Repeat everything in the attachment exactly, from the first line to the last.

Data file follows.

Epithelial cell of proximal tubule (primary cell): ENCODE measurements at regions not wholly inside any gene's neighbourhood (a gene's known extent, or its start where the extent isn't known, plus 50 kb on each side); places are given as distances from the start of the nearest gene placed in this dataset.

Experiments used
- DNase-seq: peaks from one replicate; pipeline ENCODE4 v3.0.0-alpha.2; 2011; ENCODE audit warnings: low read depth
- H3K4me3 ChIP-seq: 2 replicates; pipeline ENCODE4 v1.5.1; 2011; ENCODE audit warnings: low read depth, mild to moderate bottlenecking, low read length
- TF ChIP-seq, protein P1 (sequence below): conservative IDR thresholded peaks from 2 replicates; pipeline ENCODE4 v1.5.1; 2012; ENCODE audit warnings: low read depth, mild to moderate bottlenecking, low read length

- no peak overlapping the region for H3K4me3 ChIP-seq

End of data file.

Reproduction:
Epithelial cell of proximal tubule (primary cell): ENCODE measurements at regions not wholly inside any gene's neighbourhood (a gene's known extent, or its start where the extent isn't known, plus 50 kb on each side); places are given as distances from the start of the nearest gene placed in this dataset.

Experiments used
- DNase-seq: peaks from one replicate; pipeline ENCODE4 v3.0.0-alpha.2; 2011; ENCODE audit warnings: low read depth
- H3K4me3 ChIP-seq: 2 replicates; pipeline ENCODE4 v1.5.1; 2011; ENCODE audit warnings: low read depth, mild to moderate bottlenecking, low read length
- TF ChIP-seq, protein P1 (sequence below): conservative IDR thresholded peaks from 2 replicates; pipeline ENCODE4 v1.5.1; 2012; ENCODE audit warnings: low read depth, mild to moderate bottlenecking, low read length

- no peak overlapping the region for H3K4me3 ChIP-seq